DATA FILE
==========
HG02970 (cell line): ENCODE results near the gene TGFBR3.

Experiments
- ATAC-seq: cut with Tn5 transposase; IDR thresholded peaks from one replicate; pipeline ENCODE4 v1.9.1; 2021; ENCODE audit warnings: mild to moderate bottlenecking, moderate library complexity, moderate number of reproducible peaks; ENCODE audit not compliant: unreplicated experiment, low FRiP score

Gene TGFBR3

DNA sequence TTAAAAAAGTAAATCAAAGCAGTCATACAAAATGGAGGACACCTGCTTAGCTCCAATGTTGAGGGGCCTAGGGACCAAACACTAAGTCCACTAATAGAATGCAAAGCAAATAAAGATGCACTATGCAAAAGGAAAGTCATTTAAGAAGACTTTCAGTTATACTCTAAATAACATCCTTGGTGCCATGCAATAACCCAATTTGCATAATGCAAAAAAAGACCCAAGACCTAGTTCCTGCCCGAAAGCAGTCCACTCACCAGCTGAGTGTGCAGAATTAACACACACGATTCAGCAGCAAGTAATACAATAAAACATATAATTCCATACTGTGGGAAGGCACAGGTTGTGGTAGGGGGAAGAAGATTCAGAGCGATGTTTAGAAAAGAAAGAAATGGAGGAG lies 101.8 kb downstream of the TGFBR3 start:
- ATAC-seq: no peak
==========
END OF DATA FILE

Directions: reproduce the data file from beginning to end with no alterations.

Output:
HG02970 (cell line): ENCODE results near the gene TGFBR3.

Experiments
- ATAC-seq: cut with Tn5 transposase; IDR thresholded peaks from one replicate; pipeline ENCODE4 v1.9.1; 2021; ENCODE audit warnings: mild to moderate bottlenecking, moderate library complexity, moderate number of reproducible peaks; ENCODE audit not compliant: unreplicated experiment, low FRiP score

Gene TGFBR3

DNA sequence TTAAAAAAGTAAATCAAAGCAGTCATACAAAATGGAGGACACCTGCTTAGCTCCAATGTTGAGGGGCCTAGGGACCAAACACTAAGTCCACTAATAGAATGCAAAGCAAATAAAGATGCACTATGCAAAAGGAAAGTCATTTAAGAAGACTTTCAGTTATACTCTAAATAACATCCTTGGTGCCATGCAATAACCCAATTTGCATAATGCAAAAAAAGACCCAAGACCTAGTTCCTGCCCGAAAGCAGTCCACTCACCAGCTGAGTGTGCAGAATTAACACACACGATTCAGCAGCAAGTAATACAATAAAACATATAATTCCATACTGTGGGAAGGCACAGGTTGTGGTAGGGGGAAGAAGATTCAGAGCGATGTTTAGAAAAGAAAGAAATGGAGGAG lies 101.8 kb downstream of the TGFBR3 start:
- ATAC-seq: no peak